With its beefy hull, the X-30 has a luxe ride similar to a luxury sport car. At full surfing plow, it’s still easy to drive and tracks well. Although the bow rides high at its best surfing speed of 10.5 mph, we didn’t lose forward vision, which can sometimes be a problem. Shorter drivers might need the flip-up bolster, though. At wakeboarding speeds in the low 20s, the boat maintains nimble steering and agility that you wouldn’t expect from such a heavy hull. Having triple tracking fins kept it from blowing out when we cranked it hard over in express skier-retrieval mode. Although the wheel looks exceedingly sporty, its vast expanse of metal where your hands touch it didn’t feel pleasing, and on cold days drivers would be wearing gloves.
This boat is designed primarily to carve up massive wakes for both wakesurfing and wakeboarding. It comes standard with nearly 1,000 pounds of ballast, and you can include an option for plug ‘n’ play ballast sacks to take it beyond ginormous. MasterCraft uses optional Surf Tabs (elongated trim tabs) to help the X-30 lean over to achieve a surf wake with a huge sweet spot. The advantage of this scheme, rather than solely using ballast, is its on-the-fly adjustability. This allows the surfer to traverse the wake and surf both sides. A MasterCraft tutorial video for the X-30 advises drivers to turn the wheel slightly toward the side the rider is on to create a larger sweet spot. Adding the optional Attitude Adjustment Plate (a large center trim tab) allows the driver to tweak the shape and size of the wake and control the running angle of the boat, much like someone driving a sterndrive or outboard-powered boat can trim up or down. Another advantage of the Attitude Adjustment Plate is that it can turn your wake-generating boat into a slalom-friendly boat by pushing the bow down to soften and vastly reduce the wake’s size.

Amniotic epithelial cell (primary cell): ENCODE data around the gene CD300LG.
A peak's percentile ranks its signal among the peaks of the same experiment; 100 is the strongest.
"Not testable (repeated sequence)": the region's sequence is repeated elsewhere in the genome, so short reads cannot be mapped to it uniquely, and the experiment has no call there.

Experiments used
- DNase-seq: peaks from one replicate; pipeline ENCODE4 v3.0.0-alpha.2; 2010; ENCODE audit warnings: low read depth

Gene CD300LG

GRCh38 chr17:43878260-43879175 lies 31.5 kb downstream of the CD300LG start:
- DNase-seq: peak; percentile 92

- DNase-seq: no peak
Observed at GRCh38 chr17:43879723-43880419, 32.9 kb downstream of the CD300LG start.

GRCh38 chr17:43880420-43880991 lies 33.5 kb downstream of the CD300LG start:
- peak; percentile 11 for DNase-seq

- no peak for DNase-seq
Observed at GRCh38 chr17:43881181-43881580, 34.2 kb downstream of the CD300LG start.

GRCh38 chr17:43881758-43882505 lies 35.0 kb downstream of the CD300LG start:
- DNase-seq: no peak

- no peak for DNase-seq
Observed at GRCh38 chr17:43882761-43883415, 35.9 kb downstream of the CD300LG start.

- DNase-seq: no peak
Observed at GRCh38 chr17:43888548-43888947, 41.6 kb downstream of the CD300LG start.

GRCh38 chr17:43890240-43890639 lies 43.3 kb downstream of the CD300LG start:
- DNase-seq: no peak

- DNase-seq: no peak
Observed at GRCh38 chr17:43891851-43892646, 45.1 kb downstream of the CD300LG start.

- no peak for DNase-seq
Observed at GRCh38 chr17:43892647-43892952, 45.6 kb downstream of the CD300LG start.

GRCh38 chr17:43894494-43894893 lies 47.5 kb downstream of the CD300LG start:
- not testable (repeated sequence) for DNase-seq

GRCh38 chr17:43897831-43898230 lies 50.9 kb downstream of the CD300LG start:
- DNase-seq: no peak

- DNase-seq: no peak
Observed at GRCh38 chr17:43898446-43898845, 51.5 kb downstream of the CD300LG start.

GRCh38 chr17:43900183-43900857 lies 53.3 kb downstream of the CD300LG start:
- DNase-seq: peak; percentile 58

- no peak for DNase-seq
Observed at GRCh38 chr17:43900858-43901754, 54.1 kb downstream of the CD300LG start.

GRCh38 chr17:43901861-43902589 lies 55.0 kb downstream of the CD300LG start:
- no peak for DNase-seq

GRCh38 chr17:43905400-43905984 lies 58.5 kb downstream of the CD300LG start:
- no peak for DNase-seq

If you own such a versatile boat, you’re going to need storage for every type of ski, and the X-30 gets off to a strong start with a pair of board racks attached to the optional ZFT 4 tower, which hold boards in place using clamps rather than bungee cords that can thwack you in the face. The tower’s fold-down design makes it easy for the slightest member of your crew to drop it down easily for cruising under bridges, trailering it or putting it in the garage. The X-30 has a massive 116 cubic feet of storage space. Under the port-side seats, there are no bulkheads to segment storage, so stowing even the longest boards is doable. And under the starboard-side seat is a carry-on Igloo cooler and a trash can for empties.
As our test proved, even the smallest Ilmor is satisfactory, but MasterCraft gives you the ability to incrementally ratchet up the power with a 6.0L (382 hp), a 6.2L (430 hp) and a 7.4L monster that puts out 522 hp and 524 foot pounds of torque. Out of the optional engines, the 6.2L gets the nod with its big fat torque curve, but it comes with an $11,210 upcharge.
I was surprised to learn that the tracking fins are an option, as are the convertible rear bench and Bimini top — something you don’t expect on a boat with a near six-figure MSRP by the time you option it out properly. But I was also surprised to learn the oversized teak swim platform is standard, although MasterCraft’s “waterfall” fiberglass platform is a winner, with a sloped rear edge that allows wakeboarders to easily slide into the water without grinding down the gelcoat. No X30 should leave the factory without Surf Tabs and the Attitude Adjustment Plate; wake control and versatility are the reasons you buy this model. At the helm, a 4.3-inch display is standard, but you would be remiss not to order the BIG (Boat Instrument Gauge) 7-inch touch-screen monitor that you can learn to operate in minutes without cracking the owner’s manual.